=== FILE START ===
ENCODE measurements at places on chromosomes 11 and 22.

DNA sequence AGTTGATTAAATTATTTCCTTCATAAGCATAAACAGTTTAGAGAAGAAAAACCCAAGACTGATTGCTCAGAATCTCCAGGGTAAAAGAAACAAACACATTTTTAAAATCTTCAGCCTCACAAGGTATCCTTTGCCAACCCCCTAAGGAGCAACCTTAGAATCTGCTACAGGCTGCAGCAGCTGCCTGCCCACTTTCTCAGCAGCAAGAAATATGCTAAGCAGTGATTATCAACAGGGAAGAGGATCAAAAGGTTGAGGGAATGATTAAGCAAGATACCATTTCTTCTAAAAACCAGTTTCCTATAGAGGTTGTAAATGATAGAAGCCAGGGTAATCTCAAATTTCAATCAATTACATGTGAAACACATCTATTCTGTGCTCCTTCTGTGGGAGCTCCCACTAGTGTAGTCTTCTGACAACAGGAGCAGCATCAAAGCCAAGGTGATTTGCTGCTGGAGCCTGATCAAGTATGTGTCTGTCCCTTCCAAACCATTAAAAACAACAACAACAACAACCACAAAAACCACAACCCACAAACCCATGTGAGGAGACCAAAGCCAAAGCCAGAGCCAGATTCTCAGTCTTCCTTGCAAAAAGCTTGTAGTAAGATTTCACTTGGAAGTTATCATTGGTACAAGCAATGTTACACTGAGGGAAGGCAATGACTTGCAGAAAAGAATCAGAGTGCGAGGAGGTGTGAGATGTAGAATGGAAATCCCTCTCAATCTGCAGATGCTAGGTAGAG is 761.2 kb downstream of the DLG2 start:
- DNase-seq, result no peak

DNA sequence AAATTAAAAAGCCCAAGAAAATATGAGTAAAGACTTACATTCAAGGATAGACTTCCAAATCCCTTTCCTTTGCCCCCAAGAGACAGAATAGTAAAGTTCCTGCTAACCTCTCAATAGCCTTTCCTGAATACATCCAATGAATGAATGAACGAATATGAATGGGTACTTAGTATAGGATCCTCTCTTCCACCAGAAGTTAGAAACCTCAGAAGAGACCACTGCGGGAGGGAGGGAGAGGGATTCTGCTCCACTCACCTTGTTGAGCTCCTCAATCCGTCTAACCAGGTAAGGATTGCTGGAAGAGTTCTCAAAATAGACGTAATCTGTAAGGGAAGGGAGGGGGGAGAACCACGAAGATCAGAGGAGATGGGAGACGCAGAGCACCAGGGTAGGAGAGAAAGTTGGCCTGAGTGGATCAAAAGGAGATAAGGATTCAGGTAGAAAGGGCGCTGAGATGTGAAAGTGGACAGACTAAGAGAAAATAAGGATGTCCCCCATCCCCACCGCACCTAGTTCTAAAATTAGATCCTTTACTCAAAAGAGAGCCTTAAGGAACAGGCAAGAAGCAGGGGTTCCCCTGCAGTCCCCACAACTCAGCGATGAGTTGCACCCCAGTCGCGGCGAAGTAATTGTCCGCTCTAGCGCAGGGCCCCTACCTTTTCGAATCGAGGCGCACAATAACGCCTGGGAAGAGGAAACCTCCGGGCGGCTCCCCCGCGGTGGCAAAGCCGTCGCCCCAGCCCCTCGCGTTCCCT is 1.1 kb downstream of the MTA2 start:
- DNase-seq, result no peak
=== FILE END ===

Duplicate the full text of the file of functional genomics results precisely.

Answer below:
ENCODE measurements at places on chromosomes 11 and 22.

DNA sequence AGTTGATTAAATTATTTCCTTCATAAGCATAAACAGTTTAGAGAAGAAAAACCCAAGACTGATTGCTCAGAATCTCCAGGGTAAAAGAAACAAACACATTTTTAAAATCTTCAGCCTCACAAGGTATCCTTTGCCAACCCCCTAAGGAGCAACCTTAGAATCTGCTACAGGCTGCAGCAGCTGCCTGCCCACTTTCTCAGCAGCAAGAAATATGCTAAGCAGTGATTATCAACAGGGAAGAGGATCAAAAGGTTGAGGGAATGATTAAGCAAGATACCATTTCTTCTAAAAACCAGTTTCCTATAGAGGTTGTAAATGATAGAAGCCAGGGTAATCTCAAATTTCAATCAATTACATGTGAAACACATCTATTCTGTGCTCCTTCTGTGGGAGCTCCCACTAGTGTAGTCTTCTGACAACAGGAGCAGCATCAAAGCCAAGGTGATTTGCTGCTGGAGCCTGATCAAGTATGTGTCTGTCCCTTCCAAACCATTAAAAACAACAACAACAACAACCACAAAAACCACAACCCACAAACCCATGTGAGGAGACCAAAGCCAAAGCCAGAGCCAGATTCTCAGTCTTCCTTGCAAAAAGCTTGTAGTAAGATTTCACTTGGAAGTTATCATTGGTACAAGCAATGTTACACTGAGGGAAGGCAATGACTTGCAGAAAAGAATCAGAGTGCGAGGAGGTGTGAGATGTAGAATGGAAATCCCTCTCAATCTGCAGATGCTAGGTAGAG is 761.2 kb downstream of the DLG2 start:
- DNase-seq, result no peak

DNA sequence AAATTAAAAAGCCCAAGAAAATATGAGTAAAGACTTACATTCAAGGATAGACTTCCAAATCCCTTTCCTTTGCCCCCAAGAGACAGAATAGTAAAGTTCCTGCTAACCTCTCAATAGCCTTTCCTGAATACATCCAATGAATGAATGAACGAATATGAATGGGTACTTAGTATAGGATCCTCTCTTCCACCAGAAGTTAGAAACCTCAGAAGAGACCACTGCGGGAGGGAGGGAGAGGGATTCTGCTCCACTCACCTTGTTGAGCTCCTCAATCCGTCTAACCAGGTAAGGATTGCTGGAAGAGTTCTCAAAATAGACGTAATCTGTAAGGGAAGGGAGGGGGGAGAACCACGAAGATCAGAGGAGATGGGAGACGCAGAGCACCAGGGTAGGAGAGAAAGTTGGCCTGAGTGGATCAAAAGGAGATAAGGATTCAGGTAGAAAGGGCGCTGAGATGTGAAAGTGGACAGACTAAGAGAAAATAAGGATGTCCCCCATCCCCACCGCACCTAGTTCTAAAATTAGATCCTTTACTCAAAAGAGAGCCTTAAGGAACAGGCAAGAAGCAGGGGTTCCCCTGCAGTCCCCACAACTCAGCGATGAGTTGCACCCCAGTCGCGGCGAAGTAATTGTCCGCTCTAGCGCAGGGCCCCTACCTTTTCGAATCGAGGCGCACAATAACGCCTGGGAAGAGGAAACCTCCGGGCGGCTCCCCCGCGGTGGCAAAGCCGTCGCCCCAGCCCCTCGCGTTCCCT is 1.1 kb downstream of the MTA2 start:
- DNase-seq, result no peak